But even though Google may not be on top of the cryptocurrency-related app game, the American technology company has begun to show the slightest signs of acceptance of blockchain and cryptocurrencies.

Photo by freestocks.org on Unsplash

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Google Co-Founder Mines Ethereum (ETH), Lauds Zero-Knowledge Proofs

ETHEREUM (ETH)–In a somewhat bizarre and surprising twist for Ethereum, the second largest cryptocurrency by market capitalization, Sergey Brin revealed at a summit yesterday that he has been mining the cryptocurrency with his son. Brin, a billionaire tech entrepreneur who co-founded Google alongside Larry Page, made a surprise appearance at the ongoing Blockchain Summit in Morocco where he shared with the crowd his experience mining the coin alongside his 10-year-old son.

One of our panels this morning at the 2018 Blockchain Summit was emerging technologies and trends – where blockchain,…

Posted by The Bitfury Group on Sunday, July 8, 2018

In addition to sharing his story of crypto mining, Brin lauded one of the underlying fundamentals to cryptocurrency: the act of zero-knowledge proofs. Zero-knowledge proofs is a cryptography principle that allows an algorithm to prove something true (such as a private key transaction) without revealing that information. This has formed the backbone to the rise of privacy-focused cryptocurrencies, such as ZCash, which allows users to participate on a public blockchain ledger while keeping the specifics of their transaction private. While all cryptocurrencies offer a degree of security and anonymity through the use of private-public keys, zero-knowledge proofs give the option for users to conceal their transaction history and still have access to a typical public ledger blockchain

Despite his company Google taking a hard stance against the advertisement and promotion of cryptocurrencies, Brin has been a proponent of crypto in the past, making a statement to investors in May where he praised Ethereum, in particular, and the accompanying mining process for creating a boom in computing and a “technology renaissance.” While his praise centered on the increased demand for GPU-based mining, he sees the net-gain of crypto as beneficial to the entire sphere of tech and computing,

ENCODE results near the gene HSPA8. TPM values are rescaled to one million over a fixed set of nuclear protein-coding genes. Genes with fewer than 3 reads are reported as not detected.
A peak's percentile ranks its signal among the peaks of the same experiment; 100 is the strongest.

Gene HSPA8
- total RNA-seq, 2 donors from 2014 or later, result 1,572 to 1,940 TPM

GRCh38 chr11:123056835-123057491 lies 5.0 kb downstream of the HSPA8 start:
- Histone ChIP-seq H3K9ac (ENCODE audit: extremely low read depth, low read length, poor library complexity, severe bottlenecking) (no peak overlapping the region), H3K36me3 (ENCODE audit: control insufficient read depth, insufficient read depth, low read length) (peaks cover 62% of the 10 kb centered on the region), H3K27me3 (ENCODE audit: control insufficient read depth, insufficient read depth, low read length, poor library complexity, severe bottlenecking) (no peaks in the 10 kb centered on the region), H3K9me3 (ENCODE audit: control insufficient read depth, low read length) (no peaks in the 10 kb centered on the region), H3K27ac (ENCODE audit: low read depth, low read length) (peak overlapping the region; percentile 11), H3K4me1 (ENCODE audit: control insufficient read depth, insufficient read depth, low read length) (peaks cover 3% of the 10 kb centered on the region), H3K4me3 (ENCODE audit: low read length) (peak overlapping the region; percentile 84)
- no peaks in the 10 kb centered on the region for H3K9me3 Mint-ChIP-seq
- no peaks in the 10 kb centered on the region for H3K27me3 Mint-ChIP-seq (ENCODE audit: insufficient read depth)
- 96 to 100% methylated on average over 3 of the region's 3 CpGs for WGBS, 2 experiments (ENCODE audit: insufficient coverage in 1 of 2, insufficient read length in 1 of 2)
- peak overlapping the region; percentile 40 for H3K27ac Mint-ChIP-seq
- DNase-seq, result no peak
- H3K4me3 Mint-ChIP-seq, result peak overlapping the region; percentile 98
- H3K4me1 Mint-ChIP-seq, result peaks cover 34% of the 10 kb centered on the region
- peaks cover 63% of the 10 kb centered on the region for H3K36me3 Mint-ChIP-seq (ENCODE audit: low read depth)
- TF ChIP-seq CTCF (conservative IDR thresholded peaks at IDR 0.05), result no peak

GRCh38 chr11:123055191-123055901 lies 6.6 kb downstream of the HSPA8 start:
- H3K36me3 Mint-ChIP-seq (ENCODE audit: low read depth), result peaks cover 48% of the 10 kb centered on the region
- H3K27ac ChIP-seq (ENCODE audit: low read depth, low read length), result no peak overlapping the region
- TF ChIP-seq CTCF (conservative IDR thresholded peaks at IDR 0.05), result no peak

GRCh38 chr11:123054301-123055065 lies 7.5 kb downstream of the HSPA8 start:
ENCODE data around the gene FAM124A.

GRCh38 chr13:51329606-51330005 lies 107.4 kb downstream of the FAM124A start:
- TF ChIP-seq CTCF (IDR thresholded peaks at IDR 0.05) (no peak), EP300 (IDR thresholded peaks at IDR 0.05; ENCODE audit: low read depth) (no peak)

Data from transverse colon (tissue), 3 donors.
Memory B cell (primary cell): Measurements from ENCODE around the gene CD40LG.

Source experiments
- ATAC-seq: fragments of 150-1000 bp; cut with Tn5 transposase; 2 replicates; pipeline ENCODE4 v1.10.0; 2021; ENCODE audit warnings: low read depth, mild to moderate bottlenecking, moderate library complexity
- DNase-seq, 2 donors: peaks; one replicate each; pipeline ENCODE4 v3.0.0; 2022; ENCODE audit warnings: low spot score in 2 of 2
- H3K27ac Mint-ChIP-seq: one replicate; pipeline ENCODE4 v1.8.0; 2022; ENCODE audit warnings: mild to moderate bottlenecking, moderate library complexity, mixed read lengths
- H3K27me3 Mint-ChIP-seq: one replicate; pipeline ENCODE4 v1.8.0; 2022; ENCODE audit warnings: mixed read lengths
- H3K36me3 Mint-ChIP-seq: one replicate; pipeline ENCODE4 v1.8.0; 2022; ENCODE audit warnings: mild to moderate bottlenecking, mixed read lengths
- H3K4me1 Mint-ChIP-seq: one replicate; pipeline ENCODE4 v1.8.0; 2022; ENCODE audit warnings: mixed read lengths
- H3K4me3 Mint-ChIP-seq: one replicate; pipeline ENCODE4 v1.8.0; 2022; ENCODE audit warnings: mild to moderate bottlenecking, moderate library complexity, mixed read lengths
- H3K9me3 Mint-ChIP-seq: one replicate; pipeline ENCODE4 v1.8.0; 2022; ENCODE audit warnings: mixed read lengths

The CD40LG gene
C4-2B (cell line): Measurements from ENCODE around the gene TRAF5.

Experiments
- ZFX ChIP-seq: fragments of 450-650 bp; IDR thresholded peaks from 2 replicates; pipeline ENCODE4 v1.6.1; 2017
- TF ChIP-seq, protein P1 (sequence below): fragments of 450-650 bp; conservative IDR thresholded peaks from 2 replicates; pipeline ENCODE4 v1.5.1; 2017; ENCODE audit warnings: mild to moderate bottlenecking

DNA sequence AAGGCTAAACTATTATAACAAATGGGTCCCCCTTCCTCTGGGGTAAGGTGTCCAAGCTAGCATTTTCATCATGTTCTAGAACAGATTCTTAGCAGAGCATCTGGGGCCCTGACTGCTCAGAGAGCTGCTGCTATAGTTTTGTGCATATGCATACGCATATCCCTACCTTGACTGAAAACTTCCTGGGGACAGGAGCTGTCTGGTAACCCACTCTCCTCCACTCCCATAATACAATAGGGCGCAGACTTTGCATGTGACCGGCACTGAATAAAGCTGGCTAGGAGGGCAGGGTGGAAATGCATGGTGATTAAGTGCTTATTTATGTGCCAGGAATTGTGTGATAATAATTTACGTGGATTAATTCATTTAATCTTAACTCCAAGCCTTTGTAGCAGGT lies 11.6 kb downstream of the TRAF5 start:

“There are several factors at play in this boom of computing. First, of course, is the steady hum of Moore’s Law…The second factor is greater demand, stemming from advanced graphics in gaming and, surprisingly, from the GPU-friendly proof-of-work algorithms found in some of today’s leading cryptocurrencies, such as Ethereum.”

Brin’s appearance at the Blockchain Summit is more a direct acknowledgement of the industry, and may accompany a desire on his behalf–and hopefully that of his company–to take a harder look at the innovation created through cryptocurrency. While news of Brin mining Ethereum with this adolescent son is not the type of bullish price forecasting some media outlets are reporting (ETH is down 2% as of writing), it does provide further legitimacy for the broader industry of cryptocurrency. Investors and enthusiasts have to appreciate the complexity of cryptocurrency, in addition to the misconceptions wrapped up in the culture and industry. With Google and other media giants (Twitter in particular) taking a hard stance against the advertisement of cryptos, it’s down to grass-root efforts and community involvement to drive adoption. Having a figure as high-profile as Brin both recognize the value of the tech, in addition to participating in industry events like the Blockchain Summit, is a win for all of cryptocurrency. The next step is providing usability for the currencies, beyond just price speculation.